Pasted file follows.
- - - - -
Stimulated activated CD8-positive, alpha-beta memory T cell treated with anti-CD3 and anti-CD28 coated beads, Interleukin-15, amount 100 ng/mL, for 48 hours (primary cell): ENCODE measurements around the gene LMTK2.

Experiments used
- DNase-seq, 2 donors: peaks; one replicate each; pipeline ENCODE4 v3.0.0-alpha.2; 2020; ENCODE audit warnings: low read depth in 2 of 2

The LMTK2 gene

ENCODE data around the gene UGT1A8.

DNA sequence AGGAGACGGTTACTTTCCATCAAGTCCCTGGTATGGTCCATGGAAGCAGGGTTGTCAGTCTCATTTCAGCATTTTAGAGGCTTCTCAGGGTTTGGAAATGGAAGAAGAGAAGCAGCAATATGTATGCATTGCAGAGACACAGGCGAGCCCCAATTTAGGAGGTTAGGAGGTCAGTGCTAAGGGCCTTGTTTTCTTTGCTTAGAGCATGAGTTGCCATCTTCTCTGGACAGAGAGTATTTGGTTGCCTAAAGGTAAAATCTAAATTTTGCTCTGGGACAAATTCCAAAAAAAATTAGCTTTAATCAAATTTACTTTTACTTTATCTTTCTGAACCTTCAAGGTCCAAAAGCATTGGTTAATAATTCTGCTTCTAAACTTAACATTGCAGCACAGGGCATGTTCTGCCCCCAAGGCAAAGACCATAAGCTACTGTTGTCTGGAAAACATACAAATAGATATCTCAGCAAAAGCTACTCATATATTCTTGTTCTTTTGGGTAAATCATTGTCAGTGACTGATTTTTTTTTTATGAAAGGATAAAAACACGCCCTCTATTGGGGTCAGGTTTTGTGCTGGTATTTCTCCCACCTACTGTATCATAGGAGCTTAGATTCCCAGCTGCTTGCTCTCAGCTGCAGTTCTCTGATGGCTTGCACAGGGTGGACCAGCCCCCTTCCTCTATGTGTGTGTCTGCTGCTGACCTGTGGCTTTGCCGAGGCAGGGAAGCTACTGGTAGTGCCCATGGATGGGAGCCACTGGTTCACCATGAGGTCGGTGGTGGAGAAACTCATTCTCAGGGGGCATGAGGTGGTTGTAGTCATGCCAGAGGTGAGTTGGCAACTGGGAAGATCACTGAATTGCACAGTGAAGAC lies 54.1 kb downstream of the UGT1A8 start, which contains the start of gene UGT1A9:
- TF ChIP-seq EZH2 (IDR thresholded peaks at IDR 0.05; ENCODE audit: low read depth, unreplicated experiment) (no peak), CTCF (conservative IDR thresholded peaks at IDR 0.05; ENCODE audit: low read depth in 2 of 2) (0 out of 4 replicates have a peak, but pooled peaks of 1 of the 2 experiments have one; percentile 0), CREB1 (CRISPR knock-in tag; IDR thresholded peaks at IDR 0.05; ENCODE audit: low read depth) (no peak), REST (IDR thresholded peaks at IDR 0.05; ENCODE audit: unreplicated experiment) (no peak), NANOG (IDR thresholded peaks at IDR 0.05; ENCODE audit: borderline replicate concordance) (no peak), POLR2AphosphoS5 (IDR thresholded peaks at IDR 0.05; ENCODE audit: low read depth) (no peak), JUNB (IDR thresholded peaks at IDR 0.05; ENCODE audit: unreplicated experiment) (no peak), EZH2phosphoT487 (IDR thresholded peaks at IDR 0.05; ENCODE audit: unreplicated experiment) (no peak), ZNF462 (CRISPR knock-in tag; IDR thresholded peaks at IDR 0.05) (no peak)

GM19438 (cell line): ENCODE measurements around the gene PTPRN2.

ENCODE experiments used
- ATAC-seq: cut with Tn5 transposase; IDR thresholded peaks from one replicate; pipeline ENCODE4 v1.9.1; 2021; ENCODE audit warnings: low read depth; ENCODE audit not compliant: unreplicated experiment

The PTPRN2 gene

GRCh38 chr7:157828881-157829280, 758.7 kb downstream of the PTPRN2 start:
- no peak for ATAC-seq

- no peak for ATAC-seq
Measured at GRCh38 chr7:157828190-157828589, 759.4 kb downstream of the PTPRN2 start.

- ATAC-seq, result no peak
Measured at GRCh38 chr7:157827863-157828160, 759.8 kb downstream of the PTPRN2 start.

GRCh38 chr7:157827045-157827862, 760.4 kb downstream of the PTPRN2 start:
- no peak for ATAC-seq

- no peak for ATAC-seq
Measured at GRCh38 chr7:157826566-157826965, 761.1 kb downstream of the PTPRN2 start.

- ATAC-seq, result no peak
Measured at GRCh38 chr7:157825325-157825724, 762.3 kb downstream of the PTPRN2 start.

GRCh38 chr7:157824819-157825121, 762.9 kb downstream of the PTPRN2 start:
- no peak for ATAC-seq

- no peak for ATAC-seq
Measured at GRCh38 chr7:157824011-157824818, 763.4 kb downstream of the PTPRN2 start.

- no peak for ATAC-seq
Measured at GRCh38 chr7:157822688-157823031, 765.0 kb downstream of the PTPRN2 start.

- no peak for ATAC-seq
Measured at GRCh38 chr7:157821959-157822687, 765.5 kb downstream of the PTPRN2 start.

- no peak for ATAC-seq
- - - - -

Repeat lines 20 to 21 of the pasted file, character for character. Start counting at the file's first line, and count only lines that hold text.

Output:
- no peak for ATAC-seq
Measured at GRCh38 chr7:157826566-157826965, 761.1 kb downstream of the PTPRN2 start.